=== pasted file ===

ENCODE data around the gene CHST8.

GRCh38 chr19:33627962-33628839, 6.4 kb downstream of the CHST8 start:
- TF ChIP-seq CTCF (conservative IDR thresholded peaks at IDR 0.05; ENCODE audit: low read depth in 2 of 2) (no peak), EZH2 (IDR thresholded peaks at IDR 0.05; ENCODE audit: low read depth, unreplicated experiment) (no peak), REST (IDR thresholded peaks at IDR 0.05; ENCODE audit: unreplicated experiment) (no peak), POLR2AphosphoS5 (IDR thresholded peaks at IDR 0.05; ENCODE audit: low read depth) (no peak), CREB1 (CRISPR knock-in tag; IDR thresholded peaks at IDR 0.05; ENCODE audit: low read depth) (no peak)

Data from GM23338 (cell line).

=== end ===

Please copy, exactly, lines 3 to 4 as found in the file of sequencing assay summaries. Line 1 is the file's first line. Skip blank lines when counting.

- TF ChIP-seq CTCF (conservative IDR thresholded peaks at IDR 0.05; ENCODE audit: low read depth in 2 of 2) (no peak), EZH2 (IDR thresholded peaks at IDR 0.05; ENCODE audit: low read depth, unreplicated experiment) (no peak), REST (IDR thresholded peaks at IDR 0.05; ENCODE audit: unreplicated experiment) (no peak), POLR2AphosphoS5 (IDR thresholded peaks at IDR 0.05; ENCODE audit: low read depth) (no peak), CREB1 (CRISPR knock-in tag; IDR thresholded peaks at IDR 0.05; ENCODE audit: low read depth) (no peak)

Data from GM23338 (cell line).